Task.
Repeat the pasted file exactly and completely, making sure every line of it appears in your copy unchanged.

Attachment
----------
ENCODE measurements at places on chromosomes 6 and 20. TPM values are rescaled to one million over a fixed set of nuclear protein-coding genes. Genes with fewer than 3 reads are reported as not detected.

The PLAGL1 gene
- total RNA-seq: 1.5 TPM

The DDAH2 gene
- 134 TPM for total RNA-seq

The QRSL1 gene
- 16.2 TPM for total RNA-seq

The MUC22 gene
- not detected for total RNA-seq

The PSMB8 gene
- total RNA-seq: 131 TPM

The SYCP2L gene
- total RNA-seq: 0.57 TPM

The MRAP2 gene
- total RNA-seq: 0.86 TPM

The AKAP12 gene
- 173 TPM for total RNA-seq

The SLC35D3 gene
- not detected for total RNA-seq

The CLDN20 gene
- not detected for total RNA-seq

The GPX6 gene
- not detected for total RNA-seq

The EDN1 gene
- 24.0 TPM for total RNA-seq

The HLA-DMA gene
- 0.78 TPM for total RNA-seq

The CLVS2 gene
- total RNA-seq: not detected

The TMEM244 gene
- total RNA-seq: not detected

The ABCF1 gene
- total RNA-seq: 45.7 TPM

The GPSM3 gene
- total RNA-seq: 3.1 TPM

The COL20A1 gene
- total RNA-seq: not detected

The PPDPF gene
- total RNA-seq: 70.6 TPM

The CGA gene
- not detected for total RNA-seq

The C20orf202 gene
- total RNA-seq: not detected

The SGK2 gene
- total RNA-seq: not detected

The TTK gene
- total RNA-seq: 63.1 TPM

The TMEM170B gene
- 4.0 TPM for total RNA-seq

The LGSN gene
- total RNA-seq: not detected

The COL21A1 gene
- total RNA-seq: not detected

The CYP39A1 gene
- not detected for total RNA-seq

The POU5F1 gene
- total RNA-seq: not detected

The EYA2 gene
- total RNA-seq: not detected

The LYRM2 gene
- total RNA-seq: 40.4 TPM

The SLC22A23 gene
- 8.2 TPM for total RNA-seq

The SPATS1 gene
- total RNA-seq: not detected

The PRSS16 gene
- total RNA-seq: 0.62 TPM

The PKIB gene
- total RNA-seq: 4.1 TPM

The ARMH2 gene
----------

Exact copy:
ENCODE measurements at places on chromosomes 6 and 20. TPM values are rescaled to one million over a fixed set of nuclear protein-coding genes. Genes with fewer than 3 reads are reported as not detected.

The PLAGL1 gene
- total RNA-seq: 1.5 TPM

The DDAH2 gene
- 134 TPM for total RNA-seq

The QRSL1 gene
- 16.2 TPM for total RNA-seq

The MUC22 gene
- not detected for total RNA-seq

The PSMB8 gene
- total RNA-seq: 131 TPM

The SYCP2L gene
- total RNA-seq: 0.57 TPM

The MRAP2 gene
- total RNA-seq: 0.86 TPM

The AKAP12 gene
- 173 TPM for total RNA-seq

The SLC35D3 gene
- not detected for total RNA-seq

The CLDN20 gene
- not detected for total RNA-seq

The GPX6 gene
- not detected for total RNA-seq

The EDN1 gene
- 24.0 TPM for total RNA-seq

The HLA-DMA gene
- 0.78 TPM for total RNA-seq

The CLVS2 gene
- total RNA-seq: not detected

The TMEM244 gene
- total RNA-seq: not detected

The ABCF1 gene
- total RNA-seq: 45.7 TPM

The GPSM3 gene
- total RNA-seq: 3.1 TPM

The COL20A1 gene
- total RNA-seq: not detected

The PPDPF gene
- total RNA-seq: 70.6 TPM

The CGA gene
- not detected for total RNA-seq

The C20orf202 gene
- total RNA-seq: not detected

The SGK2 gene
- total RNA-seq: not detected

The TTK gene
- total RNA-seq: 63.1 TPM

The TMEM170B gene
- 4.0 TPM for total RNA-seq

The LGSN gene
- total RNA-seq: not detected

The COL21A1 gene
- total RNA-seq: not detected

The CYP39A1 gene
- not detected for total RNA-seq

The POU5F1 gene
- total RNA-seq: not detected

The EYA2 gene
- total RNA-seq: not detected

The LYRM2 gene
- total RNA-seq: 40.4 TPM

The SLC22A23 gene
- 8.2 TPM for total RNA-seq

The SPATS1 gene
- total RNA-seq: not detected

The PRSS16 gene
- total RNA-seq: 0.62 TPM

The PKIB gene
- total RNA-seq: 4.1 TPM

The ARMH2 gene